Giving it away

I tithe. That means 10% of my income and capital gains is given away. That either occurs quarterly on trading income or on settlement for capital gains. I give sacrificially, if I don’t miss it I’m not giving enough.

Why? Because I think my gifts make the world a better place. I also believe that it is the obligation of the fortunate to contribute to society’s less fortunate. I also get better results when I’m tithing to when I’m not. The evidence for that is anecdotal and without scientific verification. 😉

The main reason I tithe right now is to answer the following question. When is the best time to start giving your wealth away? If I can’t give sacrificially today while I’m building the wealth how will I give once I’ve made it? And how will I know when I’ve made it sufficiently to start giving?

There is never a good time to start giving. Start anyway the discipline is worth it.

One learner at a time

When I learned to drive I was required to have a fully qualified driver in the front seat passenger seat. That “black licence” was required to be sober and responsible. That is good risk management on behalf of the community.

In poker if you can’t tell who the sucker at the table is, look in a mirror. That is good risk management on behalf of your wallet.

When investing make sure there is only one learner in the team per deal. Your team consists of you, your financier/broker, your lawyer and your real estate agent.

I made a mistake with these three units. I am breaking in a new broker, a new lawyer and it’s been a while since I bought three units at the same time — so I’m rusty.

I had a 75% LVR loan offer on the table from NAB as part of my professional’s package. But it needs me to tidy up some outstanding paperwork that is not good timing right now.

I heard of a broker who could organise finance for such small apartments easily. I casually mentioned this to another keen broker I know well, let’s call him Bob. Now Bob is a top producer for his firm. This guy writes loans. A lot of loans. This means he knows how to get things done.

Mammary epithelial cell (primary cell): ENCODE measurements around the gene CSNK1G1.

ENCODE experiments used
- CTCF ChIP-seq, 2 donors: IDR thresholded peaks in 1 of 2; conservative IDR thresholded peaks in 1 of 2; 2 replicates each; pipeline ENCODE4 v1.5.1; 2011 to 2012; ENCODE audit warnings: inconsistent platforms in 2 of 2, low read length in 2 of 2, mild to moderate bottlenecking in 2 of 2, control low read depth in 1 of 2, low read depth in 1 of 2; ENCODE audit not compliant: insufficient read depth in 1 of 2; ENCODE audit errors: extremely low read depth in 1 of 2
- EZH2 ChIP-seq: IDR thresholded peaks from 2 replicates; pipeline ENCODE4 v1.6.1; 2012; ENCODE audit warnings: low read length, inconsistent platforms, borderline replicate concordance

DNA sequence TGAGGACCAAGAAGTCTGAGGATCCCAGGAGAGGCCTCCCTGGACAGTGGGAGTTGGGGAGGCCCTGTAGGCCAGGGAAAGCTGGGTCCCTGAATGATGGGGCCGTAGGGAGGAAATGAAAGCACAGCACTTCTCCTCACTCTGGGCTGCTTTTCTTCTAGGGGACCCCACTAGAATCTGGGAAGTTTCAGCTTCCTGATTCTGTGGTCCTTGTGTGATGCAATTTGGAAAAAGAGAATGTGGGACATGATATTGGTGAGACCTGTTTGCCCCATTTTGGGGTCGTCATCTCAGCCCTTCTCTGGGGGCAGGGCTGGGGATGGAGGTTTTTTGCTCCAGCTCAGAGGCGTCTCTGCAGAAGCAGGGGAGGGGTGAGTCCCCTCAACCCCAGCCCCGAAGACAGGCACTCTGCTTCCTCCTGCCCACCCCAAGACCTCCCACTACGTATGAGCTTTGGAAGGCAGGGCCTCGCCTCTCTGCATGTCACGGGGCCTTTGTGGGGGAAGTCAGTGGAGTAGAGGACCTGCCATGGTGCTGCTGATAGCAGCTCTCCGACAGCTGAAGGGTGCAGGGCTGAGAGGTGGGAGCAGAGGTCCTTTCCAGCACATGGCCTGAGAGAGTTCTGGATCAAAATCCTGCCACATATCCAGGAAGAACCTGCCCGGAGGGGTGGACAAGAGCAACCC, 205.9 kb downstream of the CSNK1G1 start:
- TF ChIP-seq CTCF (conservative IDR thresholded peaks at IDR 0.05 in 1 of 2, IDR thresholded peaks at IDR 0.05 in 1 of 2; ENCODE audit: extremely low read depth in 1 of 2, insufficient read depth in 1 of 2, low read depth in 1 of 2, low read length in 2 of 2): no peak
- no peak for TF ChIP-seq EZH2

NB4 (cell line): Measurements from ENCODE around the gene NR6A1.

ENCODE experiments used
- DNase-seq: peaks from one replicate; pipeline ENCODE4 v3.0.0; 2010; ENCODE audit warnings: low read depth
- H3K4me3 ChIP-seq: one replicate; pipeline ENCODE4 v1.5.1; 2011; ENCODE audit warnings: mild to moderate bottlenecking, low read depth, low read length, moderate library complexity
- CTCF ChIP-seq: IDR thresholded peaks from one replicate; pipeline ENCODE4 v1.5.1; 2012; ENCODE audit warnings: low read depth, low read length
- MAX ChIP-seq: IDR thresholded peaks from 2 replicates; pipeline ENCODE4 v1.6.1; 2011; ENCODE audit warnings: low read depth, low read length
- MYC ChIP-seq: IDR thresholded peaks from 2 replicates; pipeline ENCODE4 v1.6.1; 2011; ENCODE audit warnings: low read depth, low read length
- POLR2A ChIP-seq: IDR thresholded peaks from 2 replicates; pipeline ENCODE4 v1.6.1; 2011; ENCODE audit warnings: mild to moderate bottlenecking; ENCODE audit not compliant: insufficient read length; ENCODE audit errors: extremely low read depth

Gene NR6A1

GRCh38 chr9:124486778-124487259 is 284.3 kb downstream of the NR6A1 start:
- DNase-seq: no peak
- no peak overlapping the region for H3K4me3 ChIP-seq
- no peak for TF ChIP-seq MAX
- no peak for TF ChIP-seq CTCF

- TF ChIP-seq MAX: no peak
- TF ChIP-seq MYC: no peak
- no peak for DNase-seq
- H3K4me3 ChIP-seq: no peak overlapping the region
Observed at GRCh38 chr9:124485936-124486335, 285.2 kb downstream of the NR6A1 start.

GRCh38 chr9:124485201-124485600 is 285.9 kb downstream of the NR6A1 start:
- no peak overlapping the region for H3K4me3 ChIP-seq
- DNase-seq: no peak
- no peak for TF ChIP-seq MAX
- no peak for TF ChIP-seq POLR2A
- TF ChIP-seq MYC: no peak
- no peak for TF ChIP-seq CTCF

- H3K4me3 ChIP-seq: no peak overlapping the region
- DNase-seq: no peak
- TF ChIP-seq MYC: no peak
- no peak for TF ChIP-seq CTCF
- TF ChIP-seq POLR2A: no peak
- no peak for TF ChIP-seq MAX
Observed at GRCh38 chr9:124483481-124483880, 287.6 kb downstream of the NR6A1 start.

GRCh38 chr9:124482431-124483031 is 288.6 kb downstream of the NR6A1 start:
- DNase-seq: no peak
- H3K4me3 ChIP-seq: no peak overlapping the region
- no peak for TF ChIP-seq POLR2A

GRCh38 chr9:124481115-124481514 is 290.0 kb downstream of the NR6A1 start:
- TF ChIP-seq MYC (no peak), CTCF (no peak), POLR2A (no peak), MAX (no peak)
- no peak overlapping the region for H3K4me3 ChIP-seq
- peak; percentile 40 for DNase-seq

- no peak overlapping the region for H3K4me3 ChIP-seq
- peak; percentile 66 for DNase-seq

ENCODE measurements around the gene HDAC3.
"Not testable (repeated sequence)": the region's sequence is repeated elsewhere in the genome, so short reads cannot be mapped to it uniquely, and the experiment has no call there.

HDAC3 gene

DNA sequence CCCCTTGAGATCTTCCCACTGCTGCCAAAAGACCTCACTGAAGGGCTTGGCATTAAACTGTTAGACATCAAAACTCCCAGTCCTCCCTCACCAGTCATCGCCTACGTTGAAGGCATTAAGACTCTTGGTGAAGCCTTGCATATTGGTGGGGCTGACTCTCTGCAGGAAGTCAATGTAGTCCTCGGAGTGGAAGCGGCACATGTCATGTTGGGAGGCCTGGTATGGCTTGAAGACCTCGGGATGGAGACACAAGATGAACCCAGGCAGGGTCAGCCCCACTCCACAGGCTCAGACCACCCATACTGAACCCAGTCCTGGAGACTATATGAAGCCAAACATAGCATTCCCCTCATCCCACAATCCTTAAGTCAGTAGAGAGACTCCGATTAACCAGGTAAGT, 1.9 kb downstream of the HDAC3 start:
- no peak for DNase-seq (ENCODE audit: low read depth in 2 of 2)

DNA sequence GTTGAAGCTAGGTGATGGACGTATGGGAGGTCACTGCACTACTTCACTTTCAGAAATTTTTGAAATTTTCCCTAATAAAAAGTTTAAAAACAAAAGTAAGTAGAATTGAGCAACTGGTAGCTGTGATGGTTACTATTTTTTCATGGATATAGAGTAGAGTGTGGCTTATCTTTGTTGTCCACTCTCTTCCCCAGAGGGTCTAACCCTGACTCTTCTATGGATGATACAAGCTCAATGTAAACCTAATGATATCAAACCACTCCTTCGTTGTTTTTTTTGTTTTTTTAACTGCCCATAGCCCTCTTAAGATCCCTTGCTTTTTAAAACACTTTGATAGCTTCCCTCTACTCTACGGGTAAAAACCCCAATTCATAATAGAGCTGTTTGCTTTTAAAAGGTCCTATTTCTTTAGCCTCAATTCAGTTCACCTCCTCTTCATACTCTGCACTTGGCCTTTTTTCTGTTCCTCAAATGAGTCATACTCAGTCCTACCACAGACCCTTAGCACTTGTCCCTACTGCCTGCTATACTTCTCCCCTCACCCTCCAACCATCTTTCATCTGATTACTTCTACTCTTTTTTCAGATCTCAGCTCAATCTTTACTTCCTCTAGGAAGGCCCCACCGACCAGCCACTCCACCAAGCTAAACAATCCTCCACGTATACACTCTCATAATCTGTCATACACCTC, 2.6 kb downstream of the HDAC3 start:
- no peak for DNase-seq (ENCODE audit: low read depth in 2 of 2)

But my requirements are outside the square. Bob is good, but he’s also new at it – a little over a year. So he doesn’t have huge vats of experience.

Bob tells me he can get me 80% LVR no probs. So I go with Bob. Three weeks later I get all the paperwork they want together and am running through the fees. Guess what? The extra 5% LVR will cost me 1% application fee, 3 months interest early repayment fee, 1.18% premium for the risk. So they’ll give me the extra 5% but take it back in fees! I pushed back and Bob found me another loan.

During the scary time in the middle of this I called the Experienced and Reputable Broker. He said 90% LVR, LMI 1.5%, three day approval, two week settlement. I’m meeting with him on Monday.

The lesson is one new driver at a time. Nothing is insurmountable providing there aren’t a dozen problems at once.

Hack Attempt #1

Someone tried to hack the site tonight. I don’t know whether to be angry or flattered. So if you show up one day and it seems like I’ve moved into the porn-biz you’ll know:
1) I’m 0wn3d by script kiddies (i.e. the site has been defaced).
2) Don’t hire me as your IT security consultant
Seeing as I don’t do any IT consulting anymore that should be enough warning.

That leads me to reinforce the message, this site is really for my own and your amusement. Therefore it is in constant flux and doesn’t really get a lot of “systems” attention. While I do wish I could find out what is slowing the computer down, I’m not putting a lot of resources into the server.

Credit Card Danger

I bought a strata unit with a credit card cash advance once. I’ve used the same technique for a deposit in a hurry. Until recently I was a fan of lots of credit cards with high limits — providing you knew how to manage a bank’s Debt Service Ratio (DSR) calculations.

You see, banks assume your credit cards are maxed out all the time and factor that into your borrowing limit. What if you listen to Paul Clitheroe, Robert Kiyosaki or other wealth advisors [like me? ;)] don’t carry a balance on your credit card? Surely that counts for something?

Often not. The major banks’ DSR assume you carry the limit because you can. Look up “contingent liability” someday. So if the DSR looks tight you might cancel or reduce your limits before applying for the loan.

Anyway I no longer favour lots of cards with lots of limits. You ask why (go on I’ll wait)?

Three little words…

…Fees, Fees, Fees.

I have been a Citibank customer for years. It gave me a nice feeling to have Big US Bank credit cards in my wallet. But US banks are “early adopters” of fees and then the Aussie banks follow.